Sunday, August 17, 2014

Memories of summer camp, 1969

Municipal Stadium, 22nd and Brooklyn Ave., during a Chiefs game, ca. 1969.

It was August 17, a Sunday in the summer before I turned 16. Twelve hundred miles east of Kansas City an estimated 300,000 people my age and a little older were sprawled across a farmer's field in Upstate New York, enjoying/enduring the final day of a rainy, muddy, trippy weekend billed as the Woodstock Music and Arts Festival. But I was oblivious to that. I was headed to summer camp.

That afternoon my folks drove me from our suburban Johnson County, Kansas, home up to Liberty, Missouri, and dropped me off at a dormitory on the campus of William Jewell College. For the next two weeks I'd be an unpaid working member of the equipment staff at the preseason training camp of the Kansas City Chiefs.

*     *     *

The Chiefs were beginning their seventh season as Kansas City's team in the American Football League after moving here from Dallas. I'd been a fan for the previous three, since the late fall of '66. That November, my dad was going to take me to my first Chiefs game. Instead, they had to rush my baby sister to the hospital. When she died unexpectedly home life grew dark.

After that I began hanging out at a neighbor friend's house. We recently had moved to a new school district and I hadn't made a lot of friends, but he and I spent a lot of time tossing a football in his front yard. The Chiefs won the AFL championship that fall. I watched the first Super Bowl – Chiefs vs. Packers – in my friend's family room. The game was an emotional loss for me, but I was hooked.

 These, of course, were the Chiefs of Stram and Dawson and Garrett, Taylor and Pitts, Tyrer and Arbanas, Stenerud and Wilson, Mays and Buchanan, Bell and Lynch and Lanier and Robinson and on and on. Over the next two seasons they won no championships, but were larger-than-life heroes.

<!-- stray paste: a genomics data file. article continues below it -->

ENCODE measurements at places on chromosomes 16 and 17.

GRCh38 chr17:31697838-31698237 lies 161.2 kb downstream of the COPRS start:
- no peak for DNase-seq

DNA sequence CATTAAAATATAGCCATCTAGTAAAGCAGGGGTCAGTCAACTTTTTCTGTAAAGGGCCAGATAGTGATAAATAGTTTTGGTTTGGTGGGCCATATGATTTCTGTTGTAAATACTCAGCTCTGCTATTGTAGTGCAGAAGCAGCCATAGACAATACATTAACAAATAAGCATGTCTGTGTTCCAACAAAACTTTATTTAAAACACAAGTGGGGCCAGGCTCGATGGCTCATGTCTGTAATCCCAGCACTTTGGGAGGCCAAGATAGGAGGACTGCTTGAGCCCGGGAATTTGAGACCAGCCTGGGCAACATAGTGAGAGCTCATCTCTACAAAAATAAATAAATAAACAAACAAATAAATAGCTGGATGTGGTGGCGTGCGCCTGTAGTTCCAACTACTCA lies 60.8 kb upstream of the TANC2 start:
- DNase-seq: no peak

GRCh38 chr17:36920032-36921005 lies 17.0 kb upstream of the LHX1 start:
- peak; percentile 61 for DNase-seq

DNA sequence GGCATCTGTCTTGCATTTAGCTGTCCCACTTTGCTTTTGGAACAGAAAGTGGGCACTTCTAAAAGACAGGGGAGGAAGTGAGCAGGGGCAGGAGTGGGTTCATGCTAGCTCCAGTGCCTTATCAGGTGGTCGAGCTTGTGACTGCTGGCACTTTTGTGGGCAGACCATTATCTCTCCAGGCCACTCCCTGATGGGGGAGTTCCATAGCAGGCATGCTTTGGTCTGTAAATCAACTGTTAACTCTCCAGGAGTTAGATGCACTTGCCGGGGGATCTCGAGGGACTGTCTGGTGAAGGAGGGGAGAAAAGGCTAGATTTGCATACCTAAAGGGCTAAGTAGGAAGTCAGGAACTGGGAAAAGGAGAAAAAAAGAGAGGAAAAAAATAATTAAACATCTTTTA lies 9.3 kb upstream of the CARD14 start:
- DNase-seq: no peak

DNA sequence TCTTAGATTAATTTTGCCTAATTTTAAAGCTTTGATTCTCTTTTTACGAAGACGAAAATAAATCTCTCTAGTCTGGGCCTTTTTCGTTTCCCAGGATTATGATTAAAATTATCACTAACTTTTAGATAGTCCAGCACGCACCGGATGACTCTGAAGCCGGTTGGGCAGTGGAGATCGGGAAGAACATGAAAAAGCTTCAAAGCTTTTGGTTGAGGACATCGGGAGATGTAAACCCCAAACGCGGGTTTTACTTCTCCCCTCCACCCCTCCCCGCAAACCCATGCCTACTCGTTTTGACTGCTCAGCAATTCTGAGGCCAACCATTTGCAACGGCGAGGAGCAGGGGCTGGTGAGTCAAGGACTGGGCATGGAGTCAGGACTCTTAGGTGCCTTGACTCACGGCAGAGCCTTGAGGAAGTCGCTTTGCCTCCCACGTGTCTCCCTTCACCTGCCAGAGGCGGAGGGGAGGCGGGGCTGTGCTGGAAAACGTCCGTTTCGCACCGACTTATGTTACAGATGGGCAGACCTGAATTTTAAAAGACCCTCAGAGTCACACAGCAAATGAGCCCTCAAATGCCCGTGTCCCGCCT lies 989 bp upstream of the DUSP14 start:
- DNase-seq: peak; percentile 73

I didn't get to more than a game or two at Municipal Stadium until I learned of something called the Huddle Club, which allowed kids under 15 to attend home games for a dollar.

As Huddle Club members, my little brother, Pete, and I boarded the Chiefs Express bus at Prairie Village shopping center on Sunday mornings for the crosstown ride to Municipal Stadium. Once inside, we bypassed the designated Huddle Club area – seats down the third-base line partially obstructed by the north bleachers – and serpentined our way to the east end zone concession stand, on field level. There we stood for entire games, lined up with others along a low wall there, young Pete often perched atop a narrow ledge, watching the action through the chain-link fencing that separated the concession area from the field.

The area abutted the gold-colored end zone turf. When the Kansas City offense began, say, on its own 10-yard-line, we could hear the players' voices, and our view of the Chiefs' huddle would be something like this:

Focus On Sport-Getty Images
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I had read a story in a football magazine about a kid who worked at the New York Giants training camp. I wrote to Chiefs President Jack Steadman, telling him I would give anything for a similar job. A reply came in May from trainer Wayne Rudy: I was to report to William Jewell in August for the final two weeks before the Chiefs broke camp.

At Jewell I roomed with another two-weeker, Mike Swanson, who was about my age and whose mother worked in the Chiefs front office. (He's now a Royals vice president.) We reported to the equipment manager, Bobby Yarborough, and our basic jobs were the same: carry footballs and other equipment to the practice field, and after practice sort dirty laundry. 

It's funny, but things I remember most clearly from those two weeks have nothing to do with the team's on-field performance. The memories are smaller. Slivers of personal interaction:

– Yarborough warning me to trim my sideburns, because Coach Stram doesn't like sideburns ...